Steve Jobs launched Apple’s new free iCloud service, including its iTunes in the Cloud music features, on Monday – with a beta version of iTunes in the Cloud being made available to US users immediately. But The Telegraph reports that music industry insiders have said that there’s effectively no chance that the service will launch in the UK before the first quarter of 2012 at the earliest, as Apple is only in the beginning stages of negotiations with the major music labels. Apple’s service, while similar in concept to those recently launched by Google and Amazon, had the major advantage of gaving signed deals with the major record labels (which its rivals did not)/ This allows them to scan and ‘mirror’ a user’s music library without the need for a lengthy upload process, with their (paid-for) iTunes Match feature. A spokesman for the UK music industry’s Performing Rights Society told the Telegraph: ‘The licensing team at the PRS have started talks with Apple, but are a long way off from any deals being signed…It is very much the early stages of the negotiations and is similar to the launch of iTunes – which began in the US and took a while to roll out to other countries. And Mark Mulligan of Forrester Research added: ‘Apple’s cloud music service will not launch in the UK until at least quarter one of 2012.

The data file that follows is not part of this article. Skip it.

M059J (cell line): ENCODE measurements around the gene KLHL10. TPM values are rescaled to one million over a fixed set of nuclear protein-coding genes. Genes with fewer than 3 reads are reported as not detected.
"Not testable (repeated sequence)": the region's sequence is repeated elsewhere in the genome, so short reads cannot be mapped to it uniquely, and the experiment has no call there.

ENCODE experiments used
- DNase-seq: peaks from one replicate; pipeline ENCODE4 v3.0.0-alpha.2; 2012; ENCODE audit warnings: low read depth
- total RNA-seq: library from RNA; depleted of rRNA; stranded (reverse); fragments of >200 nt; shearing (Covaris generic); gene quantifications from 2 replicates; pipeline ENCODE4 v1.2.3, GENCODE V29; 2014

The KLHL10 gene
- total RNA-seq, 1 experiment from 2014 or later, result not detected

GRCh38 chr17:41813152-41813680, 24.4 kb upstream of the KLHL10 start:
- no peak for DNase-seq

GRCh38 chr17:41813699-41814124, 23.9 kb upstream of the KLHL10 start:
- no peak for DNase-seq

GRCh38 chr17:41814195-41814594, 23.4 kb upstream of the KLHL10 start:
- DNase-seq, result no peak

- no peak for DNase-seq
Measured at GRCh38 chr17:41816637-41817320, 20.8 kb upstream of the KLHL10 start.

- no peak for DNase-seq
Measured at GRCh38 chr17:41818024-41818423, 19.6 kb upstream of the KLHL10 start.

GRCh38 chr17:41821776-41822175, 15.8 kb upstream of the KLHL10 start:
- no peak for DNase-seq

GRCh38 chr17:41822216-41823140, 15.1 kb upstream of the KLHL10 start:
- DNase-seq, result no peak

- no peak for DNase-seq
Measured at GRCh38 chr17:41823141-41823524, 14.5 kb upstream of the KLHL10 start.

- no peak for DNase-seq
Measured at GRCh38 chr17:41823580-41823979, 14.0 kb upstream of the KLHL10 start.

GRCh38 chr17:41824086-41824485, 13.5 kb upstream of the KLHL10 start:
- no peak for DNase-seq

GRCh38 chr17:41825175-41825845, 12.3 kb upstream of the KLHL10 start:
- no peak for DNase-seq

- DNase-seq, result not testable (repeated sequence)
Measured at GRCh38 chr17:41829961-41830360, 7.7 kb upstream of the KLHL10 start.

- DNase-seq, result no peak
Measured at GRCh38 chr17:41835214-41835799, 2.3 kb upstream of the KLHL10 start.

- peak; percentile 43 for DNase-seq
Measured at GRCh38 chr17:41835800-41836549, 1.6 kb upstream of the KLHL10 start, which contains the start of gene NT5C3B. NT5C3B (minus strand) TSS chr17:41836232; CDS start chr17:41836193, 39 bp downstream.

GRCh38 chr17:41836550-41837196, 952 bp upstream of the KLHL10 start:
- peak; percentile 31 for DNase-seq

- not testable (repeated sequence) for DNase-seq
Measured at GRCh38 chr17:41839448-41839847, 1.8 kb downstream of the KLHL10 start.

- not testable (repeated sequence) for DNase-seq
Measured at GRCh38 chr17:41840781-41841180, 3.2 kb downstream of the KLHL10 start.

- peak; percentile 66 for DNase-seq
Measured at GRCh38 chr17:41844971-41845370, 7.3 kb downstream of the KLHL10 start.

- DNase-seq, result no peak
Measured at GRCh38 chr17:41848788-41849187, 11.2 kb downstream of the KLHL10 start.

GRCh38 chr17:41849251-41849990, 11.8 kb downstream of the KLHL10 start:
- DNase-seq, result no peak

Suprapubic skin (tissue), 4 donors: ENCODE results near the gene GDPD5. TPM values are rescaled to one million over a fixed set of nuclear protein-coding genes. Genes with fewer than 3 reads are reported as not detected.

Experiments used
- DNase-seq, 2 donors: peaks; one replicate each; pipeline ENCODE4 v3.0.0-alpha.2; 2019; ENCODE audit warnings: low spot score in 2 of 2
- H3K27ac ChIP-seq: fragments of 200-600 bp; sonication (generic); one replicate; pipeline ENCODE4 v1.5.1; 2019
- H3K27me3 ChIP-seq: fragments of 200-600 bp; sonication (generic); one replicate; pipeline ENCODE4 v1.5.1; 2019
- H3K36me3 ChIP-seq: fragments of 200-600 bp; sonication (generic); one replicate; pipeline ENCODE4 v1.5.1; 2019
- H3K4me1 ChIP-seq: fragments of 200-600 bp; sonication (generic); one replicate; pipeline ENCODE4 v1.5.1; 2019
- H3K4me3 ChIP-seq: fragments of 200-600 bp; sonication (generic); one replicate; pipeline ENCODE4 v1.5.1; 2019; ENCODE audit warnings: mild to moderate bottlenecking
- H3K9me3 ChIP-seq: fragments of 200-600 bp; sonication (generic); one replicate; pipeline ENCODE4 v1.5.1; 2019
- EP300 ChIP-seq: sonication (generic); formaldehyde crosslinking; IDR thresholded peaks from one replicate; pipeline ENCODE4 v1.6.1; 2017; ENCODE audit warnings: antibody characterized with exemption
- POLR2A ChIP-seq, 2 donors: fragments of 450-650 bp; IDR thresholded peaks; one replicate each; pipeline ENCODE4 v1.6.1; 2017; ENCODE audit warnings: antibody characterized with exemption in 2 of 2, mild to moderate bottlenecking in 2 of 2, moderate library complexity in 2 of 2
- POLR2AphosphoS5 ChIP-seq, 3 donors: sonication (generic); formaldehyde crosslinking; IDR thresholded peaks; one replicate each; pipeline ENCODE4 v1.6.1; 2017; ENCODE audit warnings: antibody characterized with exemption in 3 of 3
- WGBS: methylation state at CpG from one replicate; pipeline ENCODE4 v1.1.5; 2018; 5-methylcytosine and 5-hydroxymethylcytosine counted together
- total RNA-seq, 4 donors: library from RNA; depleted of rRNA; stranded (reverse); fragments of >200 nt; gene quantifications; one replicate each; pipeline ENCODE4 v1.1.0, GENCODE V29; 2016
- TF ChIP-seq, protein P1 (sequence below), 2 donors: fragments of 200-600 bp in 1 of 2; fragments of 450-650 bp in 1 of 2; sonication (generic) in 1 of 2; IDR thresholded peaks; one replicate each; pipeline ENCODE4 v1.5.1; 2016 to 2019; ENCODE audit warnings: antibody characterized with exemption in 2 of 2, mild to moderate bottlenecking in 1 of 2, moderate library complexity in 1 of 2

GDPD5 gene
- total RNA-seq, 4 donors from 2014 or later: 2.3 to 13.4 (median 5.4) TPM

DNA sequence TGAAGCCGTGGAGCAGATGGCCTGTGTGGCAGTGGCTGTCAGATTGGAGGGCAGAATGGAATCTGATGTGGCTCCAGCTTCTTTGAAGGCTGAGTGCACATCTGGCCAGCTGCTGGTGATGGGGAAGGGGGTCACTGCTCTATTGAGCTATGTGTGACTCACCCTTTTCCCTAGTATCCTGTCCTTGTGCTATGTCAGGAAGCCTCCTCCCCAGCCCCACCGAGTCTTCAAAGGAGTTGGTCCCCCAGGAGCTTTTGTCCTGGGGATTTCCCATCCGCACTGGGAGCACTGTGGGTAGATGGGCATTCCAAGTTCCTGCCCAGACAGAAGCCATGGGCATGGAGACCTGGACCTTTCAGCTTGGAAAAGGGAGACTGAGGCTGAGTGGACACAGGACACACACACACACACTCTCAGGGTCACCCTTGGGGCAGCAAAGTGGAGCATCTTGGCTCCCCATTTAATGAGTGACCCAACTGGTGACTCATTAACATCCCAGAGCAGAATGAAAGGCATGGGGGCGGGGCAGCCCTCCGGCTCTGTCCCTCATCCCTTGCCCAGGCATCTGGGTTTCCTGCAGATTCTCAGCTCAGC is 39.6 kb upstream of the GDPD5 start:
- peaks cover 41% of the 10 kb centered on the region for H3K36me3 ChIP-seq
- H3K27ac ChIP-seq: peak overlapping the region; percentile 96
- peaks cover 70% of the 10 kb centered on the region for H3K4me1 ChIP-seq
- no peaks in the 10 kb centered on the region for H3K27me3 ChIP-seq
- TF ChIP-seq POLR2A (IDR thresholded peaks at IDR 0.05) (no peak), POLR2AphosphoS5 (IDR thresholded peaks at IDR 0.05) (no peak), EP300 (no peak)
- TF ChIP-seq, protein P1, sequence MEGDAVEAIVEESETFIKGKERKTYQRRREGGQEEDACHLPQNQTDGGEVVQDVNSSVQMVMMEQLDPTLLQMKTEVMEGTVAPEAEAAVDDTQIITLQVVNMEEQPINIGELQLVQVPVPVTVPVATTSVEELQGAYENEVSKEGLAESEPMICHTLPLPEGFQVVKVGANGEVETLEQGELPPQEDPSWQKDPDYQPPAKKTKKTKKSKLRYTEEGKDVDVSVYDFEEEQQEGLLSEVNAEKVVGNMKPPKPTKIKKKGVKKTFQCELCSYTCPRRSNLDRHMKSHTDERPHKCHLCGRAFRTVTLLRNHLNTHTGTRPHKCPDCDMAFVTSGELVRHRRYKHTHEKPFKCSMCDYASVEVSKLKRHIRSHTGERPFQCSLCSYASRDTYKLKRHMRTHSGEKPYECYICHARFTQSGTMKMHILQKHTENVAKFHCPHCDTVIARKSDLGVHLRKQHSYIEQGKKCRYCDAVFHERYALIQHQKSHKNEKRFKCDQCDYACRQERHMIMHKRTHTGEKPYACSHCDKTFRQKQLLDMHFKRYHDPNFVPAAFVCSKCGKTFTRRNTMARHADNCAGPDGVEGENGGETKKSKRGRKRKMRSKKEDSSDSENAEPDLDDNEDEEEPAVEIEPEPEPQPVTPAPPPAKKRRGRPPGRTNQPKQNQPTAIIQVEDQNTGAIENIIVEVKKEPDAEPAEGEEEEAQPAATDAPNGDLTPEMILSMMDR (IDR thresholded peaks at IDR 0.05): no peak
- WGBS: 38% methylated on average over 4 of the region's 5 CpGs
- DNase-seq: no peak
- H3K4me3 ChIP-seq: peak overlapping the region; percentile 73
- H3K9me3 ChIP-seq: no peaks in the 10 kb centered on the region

Apple introduced the iCloud recently and among many other useful features the iCloud will offer backup services for purchased music. The full iCloud is coming this fall to the U.S. but how about other regions?